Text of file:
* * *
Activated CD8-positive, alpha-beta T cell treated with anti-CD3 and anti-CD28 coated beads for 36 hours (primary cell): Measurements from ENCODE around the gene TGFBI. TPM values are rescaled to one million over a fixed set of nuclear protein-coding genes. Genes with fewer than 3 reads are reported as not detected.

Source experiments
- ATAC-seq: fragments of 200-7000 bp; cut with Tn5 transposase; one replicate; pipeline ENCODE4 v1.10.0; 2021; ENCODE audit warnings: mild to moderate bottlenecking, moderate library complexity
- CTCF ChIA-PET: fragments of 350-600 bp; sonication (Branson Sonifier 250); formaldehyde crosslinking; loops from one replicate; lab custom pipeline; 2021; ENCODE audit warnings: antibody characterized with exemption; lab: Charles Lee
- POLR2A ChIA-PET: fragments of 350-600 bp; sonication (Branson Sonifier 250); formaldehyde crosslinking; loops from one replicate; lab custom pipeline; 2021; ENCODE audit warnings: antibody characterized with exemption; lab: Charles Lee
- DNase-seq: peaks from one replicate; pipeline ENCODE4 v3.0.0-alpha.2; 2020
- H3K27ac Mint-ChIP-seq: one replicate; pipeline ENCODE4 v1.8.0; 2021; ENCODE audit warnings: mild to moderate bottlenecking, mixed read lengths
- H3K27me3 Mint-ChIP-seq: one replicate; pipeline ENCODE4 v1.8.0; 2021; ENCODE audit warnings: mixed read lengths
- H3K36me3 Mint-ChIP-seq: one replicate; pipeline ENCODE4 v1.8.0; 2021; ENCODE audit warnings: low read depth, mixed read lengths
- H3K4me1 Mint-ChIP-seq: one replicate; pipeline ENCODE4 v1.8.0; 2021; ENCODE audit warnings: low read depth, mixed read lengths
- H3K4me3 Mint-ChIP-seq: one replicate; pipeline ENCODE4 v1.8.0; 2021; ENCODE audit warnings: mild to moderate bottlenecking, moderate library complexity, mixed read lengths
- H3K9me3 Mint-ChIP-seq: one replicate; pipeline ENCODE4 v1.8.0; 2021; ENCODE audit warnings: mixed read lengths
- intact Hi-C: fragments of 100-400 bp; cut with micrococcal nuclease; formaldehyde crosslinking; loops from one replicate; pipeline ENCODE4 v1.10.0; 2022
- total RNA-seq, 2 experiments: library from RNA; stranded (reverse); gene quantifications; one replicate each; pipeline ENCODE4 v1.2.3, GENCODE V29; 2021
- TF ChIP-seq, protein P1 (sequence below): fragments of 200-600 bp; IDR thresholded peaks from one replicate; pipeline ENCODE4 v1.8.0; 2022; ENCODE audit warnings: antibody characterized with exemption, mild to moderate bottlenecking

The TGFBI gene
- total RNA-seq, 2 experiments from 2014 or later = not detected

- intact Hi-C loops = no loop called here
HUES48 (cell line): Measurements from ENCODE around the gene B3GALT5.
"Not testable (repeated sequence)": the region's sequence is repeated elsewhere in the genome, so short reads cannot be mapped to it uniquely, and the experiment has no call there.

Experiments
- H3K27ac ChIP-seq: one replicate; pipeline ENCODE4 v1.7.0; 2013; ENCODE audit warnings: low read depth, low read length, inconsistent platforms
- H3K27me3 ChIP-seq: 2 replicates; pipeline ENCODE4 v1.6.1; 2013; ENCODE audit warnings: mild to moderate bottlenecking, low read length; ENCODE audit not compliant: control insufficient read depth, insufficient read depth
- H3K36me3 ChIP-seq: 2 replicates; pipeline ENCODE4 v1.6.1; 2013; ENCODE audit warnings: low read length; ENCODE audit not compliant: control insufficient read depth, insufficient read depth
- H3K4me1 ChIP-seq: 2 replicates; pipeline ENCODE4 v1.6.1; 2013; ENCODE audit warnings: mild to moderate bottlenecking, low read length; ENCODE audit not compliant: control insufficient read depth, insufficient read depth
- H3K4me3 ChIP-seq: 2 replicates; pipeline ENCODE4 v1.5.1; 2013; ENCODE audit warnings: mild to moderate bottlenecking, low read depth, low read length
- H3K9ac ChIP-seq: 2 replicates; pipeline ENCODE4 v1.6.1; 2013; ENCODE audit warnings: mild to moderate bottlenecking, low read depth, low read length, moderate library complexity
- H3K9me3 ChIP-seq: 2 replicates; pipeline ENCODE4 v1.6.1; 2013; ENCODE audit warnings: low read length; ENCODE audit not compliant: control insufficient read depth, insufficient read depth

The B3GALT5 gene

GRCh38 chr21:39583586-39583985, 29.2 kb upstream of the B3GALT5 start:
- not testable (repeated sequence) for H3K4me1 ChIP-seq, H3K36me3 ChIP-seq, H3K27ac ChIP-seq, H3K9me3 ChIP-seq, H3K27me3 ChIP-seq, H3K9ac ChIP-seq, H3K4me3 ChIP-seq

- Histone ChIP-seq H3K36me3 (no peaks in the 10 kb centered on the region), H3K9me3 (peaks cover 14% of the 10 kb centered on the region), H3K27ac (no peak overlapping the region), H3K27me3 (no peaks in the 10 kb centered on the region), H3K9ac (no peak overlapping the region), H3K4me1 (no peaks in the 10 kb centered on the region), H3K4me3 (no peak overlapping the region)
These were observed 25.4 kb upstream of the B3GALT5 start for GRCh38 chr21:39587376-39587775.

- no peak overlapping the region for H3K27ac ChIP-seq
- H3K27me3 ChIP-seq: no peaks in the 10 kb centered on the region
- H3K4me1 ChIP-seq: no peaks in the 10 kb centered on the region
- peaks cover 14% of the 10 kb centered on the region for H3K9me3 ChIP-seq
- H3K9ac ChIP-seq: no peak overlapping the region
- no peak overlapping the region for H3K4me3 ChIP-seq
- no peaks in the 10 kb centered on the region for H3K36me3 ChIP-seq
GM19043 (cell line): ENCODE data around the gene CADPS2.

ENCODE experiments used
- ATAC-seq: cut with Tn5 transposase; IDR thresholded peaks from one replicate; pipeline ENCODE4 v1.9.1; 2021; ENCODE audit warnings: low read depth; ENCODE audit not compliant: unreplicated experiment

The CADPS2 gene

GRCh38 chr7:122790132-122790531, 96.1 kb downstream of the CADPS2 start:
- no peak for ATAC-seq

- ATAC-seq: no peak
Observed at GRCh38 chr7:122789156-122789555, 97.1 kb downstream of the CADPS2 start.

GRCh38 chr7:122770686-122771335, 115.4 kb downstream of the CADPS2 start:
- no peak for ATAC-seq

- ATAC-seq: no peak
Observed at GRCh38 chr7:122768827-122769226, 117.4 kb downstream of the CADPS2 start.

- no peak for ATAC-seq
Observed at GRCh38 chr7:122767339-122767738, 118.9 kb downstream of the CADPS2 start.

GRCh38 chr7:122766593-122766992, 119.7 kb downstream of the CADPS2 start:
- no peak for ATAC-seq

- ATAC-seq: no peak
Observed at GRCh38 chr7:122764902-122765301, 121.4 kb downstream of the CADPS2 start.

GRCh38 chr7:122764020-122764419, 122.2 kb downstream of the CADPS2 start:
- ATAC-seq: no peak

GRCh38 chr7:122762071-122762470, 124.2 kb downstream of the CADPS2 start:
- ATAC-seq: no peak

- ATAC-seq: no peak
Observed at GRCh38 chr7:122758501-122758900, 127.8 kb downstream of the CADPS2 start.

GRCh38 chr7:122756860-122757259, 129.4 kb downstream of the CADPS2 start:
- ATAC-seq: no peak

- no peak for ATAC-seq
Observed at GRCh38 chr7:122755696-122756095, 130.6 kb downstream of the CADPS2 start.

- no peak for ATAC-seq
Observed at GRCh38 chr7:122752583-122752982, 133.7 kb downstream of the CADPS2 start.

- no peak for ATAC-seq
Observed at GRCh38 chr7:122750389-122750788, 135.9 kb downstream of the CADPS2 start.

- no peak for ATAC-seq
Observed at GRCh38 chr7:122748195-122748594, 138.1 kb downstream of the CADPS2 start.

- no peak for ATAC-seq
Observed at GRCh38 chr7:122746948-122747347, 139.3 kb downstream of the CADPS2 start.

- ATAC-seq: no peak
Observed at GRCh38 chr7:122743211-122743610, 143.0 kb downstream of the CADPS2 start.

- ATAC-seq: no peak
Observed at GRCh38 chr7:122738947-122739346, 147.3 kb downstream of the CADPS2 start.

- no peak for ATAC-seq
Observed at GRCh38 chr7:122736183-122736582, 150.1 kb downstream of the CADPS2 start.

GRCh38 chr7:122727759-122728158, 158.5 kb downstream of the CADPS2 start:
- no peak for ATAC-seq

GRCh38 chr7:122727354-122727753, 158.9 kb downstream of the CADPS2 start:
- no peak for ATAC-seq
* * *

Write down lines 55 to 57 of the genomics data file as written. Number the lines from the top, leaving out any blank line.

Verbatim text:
GRCh38 chr7:122766593-122766992, 119.7 kb downstream of the CADPS2 start:
- no peak for ATAC-seq

- ATAC-seq: no peak